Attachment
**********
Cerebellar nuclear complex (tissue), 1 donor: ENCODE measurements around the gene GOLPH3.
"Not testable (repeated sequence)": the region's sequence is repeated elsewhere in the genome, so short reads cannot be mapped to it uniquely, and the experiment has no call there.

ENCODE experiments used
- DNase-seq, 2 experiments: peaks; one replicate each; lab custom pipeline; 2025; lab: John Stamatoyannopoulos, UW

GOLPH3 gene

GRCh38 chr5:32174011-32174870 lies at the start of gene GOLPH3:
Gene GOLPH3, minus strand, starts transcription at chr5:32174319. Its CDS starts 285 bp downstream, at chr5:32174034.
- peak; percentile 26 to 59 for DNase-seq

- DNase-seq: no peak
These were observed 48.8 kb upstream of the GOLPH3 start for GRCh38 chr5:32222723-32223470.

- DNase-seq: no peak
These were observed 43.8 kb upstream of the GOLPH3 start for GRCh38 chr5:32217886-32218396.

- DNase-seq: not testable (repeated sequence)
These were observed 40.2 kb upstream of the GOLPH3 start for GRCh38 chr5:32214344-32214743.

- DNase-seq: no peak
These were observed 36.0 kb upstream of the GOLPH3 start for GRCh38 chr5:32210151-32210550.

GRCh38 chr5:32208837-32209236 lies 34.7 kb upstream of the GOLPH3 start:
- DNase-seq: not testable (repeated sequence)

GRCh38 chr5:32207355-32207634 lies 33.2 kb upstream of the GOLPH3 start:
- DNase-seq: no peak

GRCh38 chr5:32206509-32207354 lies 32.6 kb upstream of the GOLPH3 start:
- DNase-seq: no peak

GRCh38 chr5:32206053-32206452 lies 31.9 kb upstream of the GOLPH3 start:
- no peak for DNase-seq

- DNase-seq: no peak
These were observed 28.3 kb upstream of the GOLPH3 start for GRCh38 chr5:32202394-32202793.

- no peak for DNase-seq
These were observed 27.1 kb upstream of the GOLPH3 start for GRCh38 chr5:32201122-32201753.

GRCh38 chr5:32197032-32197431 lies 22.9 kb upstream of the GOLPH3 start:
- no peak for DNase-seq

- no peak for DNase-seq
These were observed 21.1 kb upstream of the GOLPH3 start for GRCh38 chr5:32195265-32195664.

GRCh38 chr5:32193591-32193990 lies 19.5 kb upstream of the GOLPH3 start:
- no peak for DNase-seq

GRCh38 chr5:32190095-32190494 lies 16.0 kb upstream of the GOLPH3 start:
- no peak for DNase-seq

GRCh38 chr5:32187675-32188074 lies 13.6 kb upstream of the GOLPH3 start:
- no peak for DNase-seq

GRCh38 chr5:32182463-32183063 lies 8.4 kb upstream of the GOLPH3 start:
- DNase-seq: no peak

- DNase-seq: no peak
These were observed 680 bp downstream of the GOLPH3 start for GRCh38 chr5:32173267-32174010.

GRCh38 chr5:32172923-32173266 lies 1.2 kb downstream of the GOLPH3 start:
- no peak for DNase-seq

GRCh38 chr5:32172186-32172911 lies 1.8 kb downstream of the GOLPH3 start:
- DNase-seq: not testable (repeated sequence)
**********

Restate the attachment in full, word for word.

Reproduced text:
Cerebellar nuclear complex (tissue), 1 donor: ENCODE measurements around the gene GOLPH3.
"Not testable (repeated sequence)": the region's sequence is repeated elsewhere in the genome, so short reads cannot be mapped to it uniquely, and the experiment has no call there.

ENCODE experiments used
- DNase-seq, 2 experiments: peaks; one replicate each; lab custom pipeline; 2025; lab: John Stamatoyannopoulos, UW

GOLPH3 gene

GRCh38 chr5:32174011-32174870 lies at the start of gene GOLPH3:
Gene GOLPH3, minus strand, starts transcription at chr5:32174319. Its CDS starts 285 bp downstream, at chr5:32174034.
- peak; percentile 26 to 59 for DNase-seq

- DNase-seq: no peak
These were observed 48.8 kb upstream of the GOLPH3 start for GRCh38 chr5:32222723-32223470.

- DNase-seq: no peak
These were observed 43.8 kb upstream of the GOLPH3 start for GRCh38 chr5:32217886-32218396.

- DNase-seq: not testable (repeated sequence)
These were observed 40.2 kb upstream of the GOLPH3 start for GRCh38 chr5:32214344-32214743.

- DNase-seq: no peak
These were observed 36.0 kb upstream of the GOLPH3 start for GRCh38 chr5:32210151-32210550.

GRCh38 chr5:32208837-32209236 lies 34.7 kb upstream of the GOLPH3 start:
- DNase-seq: not testable (repeated sequence)

GRCh38 chr5:32207355-32207634 lies 33.2 kb upstream of the GOLPH3 start:
- DNase-seq: no peak

GRCh38 chr5:32206509-32207354 lies 32.6 kb upstream of the GOLPH3 start:
- DNase-seq: no peak

GRCh38 chr5:32206053-32206452 lies 31.9 kb upstream of the GOLPH3 start:
- no peak for DNase-seq

- DNase-seq: no peak
These were observed 28.3 kb upstream of the GOLPH3 start for GRCh38 chr5:32202394-32202793.

- no peak for DNase-seq
These were observed 27.1 kb upstream of the GOLPH3 start for GRCh38 chr5:32201122-32201753.

GRCh38 chr5:32197032-32197431 lies 22.9 kb upstream of the GOLPH3 start:
- no peak for DNase-seq

- no peak for DNase-seq
These were observed 21.1 kb upstream of the GOLPH3 start for GRCh38 chr5:32195265-32195664.

GRCh38 chr5:32193591-32193990 lies 19.5 kb upstream of the GOLPH3 start:
- no peak for DNase-seq

GRCh38 chr5:32190095-32190494 lies 16.0 kb upstream of the GOLPH3 start:
- no peak for DNase-seq

GRCh38 chr5:32187675-32188074 lies 13.6 kb upstream of the GOLPH3 start:
- no peak for DNase-seq

GRCh38 chr5:32182463-32183063 lies 8.4 kb upstream of the GOLPH3 start:
- DNase-seq: no peak

- DNase-seq: no peak
These were observed 680 bp downstream of the GOLPH3 start for GRCh38 chr5:32173267-32174010.

GRCh38 chr5:32172923-32173266 lies 1.2 kb downstream of the GOLPH3 start:
- no peak for DNase-seq

GRCh38 chr5:32172186-32172911 lies 1.8 kb downstream of the GOLPH3 start:
- DNase-seq: not testable (repeated sequence)